THE BLOG
07/25/2014 04:15 pm ET Updated Dec 06, 2017

Barcelona Journal IV: Picasso

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Picasso was born in Malaga in 1881 and in l895 arrived in Barcelona, as a young art student. If you'd seen his work for sale on a street corner would you have snapped it up? If it was the painting of his dog Klipper, maybe not, but if you knew anything about art you would have grabbed at two postcard sized paintings exhibited as "Two Rooms" now at the Museum, which contains a collection of 4249 pieces, many from the early stages of his career. The museum was created by Picasso secretary and biographer Jaume Sabartes at Picasso's request and Picasso contributed many works in the collection. Clearly Picasso was one of the world's great Picasso collectors in l960, when he first proposed the idea to Sabartes. Many of the early works on exhibit demonstrate the influence on Picasso of other proto-modernists like Cezanne, Manet and Toulouse-Lautrec. But his portraits and set pieces have an authority which demonstrate his immersion in and understanding of the Old Masters,--something which is exemplified by his "Science and Charity," which was painted in l897 when Picasso was only 15 and which depicts a doctor, nun and infant and attending to a dying woman. The curators quote Picasso himself from his biographer Jaume Sabartes in L'Atelier de Picasso. The subject are the 58 paintings based on Velasquez's "Las Meninas," (1957) which are also exhibited in the museum:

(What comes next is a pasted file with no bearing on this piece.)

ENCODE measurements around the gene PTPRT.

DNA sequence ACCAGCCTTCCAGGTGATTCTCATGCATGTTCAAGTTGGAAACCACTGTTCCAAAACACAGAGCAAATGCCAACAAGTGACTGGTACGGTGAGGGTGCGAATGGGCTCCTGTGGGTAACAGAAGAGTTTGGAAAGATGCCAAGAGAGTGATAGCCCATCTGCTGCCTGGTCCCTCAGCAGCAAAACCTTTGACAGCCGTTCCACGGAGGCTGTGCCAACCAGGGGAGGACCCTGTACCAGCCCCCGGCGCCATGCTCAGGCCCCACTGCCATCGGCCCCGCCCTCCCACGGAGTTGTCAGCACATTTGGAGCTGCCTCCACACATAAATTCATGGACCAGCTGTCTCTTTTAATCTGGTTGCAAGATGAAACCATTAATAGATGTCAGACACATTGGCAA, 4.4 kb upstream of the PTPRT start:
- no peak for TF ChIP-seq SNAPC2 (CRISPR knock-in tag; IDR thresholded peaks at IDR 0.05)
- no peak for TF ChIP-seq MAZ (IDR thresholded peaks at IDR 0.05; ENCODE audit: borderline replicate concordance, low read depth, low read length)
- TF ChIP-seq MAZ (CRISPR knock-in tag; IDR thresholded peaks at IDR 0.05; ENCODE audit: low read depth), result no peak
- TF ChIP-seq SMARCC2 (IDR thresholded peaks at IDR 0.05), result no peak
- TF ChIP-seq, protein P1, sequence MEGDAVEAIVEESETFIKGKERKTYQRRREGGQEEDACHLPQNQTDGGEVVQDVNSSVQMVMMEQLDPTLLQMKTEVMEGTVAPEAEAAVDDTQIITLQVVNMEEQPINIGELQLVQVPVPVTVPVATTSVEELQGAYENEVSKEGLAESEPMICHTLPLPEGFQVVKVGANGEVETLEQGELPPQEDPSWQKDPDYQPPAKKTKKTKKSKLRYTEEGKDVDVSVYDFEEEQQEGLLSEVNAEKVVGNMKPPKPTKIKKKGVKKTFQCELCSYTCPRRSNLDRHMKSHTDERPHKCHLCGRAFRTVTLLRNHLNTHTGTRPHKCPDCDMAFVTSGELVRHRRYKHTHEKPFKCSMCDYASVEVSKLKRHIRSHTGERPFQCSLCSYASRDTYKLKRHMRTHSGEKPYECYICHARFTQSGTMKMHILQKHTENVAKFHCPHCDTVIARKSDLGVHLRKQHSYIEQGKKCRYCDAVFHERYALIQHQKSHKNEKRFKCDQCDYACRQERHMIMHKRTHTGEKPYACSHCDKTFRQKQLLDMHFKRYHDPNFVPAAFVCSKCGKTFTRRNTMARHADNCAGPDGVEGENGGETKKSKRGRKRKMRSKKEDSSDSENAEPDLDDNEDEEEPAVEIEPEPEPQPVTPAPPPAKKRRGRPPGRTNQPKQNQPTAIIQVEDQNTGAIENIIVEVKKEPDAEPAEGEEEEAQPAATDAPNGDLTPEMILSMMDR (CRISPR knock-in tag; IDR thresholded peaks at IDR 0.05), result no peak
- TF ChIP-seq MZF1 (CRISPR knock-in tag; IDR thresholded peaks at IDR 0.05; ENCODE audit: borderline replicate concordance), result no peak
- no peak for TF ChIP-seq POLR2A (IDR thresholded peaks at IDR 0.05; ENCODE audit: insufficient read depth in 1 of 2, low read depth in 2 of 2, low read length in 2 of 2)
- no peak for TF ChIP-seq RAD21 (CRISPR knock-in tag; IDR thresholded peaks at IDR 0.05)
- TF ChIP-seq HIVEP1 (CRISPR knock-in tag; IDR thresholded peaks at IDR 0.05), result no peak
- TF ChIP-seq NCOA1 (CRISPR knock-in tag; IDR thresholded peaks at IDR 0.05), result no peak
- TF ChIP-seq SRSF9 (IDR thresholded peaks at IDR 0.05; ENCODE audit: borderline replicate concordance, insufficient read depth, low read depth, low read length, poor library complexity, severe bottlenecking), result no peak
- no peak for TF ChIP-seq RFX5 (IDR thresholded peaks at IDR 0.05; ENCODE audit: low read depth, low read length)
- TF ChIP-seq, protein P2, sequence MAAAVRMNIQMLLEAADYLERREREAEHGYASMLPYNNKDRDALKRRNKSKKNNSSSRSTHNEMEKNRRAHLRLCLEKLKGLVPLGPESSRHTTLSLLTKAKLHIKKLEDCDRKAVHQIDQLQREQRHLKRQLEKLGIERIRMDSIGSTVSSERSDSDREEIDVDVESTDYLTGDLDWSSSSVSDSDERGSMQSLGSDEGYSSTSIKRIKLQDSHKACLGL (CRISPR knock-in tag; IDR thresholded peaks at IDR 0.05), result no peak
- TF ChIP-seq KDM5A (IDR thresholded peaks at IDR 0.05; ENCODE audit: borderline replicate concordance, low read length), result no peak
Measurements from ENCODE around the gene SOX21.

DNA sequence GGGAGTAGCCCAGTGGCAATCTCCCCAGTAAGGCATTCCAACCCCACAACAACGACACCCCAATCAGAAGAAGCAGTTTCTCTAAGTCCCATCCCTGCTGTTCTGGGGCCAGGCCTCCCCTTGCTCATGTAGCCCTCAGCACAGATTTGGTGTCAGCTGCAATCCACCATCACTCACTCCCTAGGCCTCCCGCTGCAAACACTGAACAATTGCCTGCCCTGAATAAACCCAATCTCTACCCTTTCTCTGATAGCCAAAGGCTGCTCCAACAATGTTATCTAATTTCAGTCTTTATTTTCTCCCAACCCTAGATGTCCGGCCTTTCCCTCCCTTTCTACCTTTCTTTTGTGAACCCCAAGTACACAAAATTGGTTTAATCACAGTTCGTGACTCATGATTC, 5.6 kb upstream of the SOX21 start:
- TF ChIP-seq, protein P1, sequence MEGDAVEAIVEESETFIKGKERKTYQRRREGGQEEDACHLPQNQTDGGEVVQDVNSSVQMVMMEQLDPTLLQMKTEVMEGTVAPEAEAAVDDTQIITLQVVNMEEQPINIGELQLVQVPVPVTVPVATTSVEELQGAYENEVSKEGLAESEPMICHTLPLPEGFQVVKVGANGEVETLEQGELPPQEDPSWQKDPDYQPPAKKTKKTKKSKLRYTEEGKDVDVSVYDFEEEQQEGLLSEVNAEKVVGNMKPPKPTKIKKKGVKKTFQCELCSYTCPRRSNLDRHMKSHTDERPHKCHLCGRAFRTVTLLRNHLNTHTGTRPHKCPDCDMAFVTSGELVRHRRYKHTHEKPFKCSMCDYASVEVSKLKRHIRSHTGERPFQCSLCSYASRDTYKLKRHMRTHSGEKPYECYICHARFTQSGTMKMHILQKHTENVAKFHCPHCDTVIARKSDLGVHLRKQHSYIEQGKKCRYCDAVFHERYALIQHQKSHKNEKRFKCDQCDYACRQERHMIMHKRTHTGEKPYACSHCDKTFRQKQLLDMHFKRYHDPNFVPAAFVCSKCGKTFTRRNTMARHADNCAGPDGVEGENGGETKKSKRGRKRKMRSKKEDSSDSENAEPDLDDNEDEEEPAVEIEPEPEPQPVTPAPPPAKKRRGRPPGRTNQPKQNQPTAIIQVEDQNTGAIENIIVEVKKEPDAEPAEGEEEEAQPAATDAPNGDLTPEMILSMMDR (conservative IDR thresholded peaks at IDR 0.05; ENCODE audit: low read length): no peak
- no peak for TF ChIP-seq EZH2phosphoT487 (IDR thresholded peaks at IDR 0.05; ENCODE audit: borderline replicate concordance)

"Suppose one were to make a copy of "Las Meninas" in good faith. If it were me the moment would come when I would say to myself: suppose I moved this figure to the right or a little to the left. If the case arose, I would do it my own way forgetting Velasquez. I would almost certainly be tempted to modify the light or arrange it differently in view of the changed positions of the figures."

Is that ever an understatement! What emerged was a synthetic cubist concerto. It's a homage in the way some of his portraits of his former mistresses are homages and distortions at the same time.

{watercolor by Hallie Cohen)

{This was originally posted to The Screaming Post, Francis Levy's blog of rants and reactions to contemporary politics, art and culture}